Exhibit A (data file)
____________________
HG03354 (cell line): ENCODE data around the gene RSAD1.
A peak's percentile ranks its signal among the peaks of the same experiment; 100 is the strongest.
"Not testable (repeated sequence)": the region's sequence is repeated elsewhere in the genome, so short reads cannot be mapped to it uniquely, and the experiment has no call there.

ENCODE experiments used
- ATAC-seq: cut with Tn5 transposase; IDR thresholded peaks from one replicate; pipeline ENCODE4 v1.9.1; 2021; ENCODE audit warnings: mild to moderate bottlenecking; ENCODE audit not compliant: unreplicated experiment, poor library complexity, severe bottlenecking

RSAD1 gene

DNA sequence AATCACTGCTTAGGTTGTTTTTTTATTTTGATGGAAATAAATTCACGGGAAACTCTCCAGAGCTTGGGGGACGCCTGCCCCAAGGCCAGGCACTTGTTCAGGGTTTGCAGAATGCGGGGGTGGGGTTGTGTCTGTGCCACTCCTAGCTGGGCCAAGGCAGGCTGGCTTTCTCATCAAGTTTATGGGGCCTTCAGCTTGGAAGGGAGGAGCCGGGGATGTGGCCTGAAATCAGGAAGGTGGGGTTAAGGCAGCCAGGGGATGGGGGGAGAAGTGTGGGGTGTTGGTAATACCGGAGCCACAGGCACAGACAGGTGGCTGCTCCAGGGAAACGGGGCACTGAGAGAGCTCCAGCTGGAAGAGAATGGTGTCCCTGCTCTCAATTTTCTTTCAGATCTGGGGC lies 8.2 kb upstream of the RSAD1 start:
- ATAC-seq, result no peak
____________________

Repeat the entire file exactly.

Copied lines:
HG03354 (cell line): ENCODE data around the gene RSAD1.
A peak's percentile ranks its signal among the peaks of the same experiment; 100 is the strongest.
"Not testable (repeated sequence)": the region's sequence is repeated elsewhere in the genome, so short reads cannot be mapped to it uniquely, and the experiment has no call there.

ENCODE experiments used
- ATAC-seq: cut with Tn5 transposase; IDR thresholded peaks from one replicate; pipeline ENCODE4 v1.9.1; 2021; ENCODE audit warnings: mild to moderate bottlenecking; ENCODE audit not compliant: unreplicated experiment, poor library complexity, severe bottlenecking

RSAD1 gene

DNA sequence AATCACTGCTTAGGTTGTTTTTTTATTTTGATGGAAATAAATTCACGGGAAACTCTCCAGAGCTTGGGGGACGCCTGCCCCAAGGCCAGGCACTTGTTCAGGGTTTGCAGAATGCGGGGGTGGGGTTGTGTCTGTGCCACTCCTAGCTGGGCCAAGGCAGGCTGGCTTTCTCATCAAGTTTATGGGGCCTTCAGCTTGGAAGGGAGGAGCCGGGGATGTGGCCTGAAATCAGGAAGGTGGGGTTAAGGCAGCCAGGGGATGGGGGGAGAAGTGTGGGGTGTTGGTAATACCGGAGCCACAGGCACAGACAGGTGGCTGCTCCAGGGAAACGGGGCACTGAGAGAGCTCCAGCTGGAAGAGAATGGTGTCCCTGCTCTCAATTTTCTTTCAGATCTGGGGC lies 8.2 kb upstream of the RSAD1 start:
- ATAC-seq, result no peak